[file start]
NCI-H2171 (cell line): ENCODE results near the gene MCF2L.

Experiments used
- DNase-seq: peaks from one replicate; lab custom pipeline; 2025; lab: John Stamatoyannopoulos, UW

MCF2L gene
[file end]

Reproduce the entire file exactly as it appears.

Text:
NCI-H2171 (cell line): ENCODE results near the gene MCF2L.

Experiments used
- DNase-seq: peaks from one replicate; lab custom pipeline; 2025; lab: John Stamatoyannopoulos, UW

MCF2L gene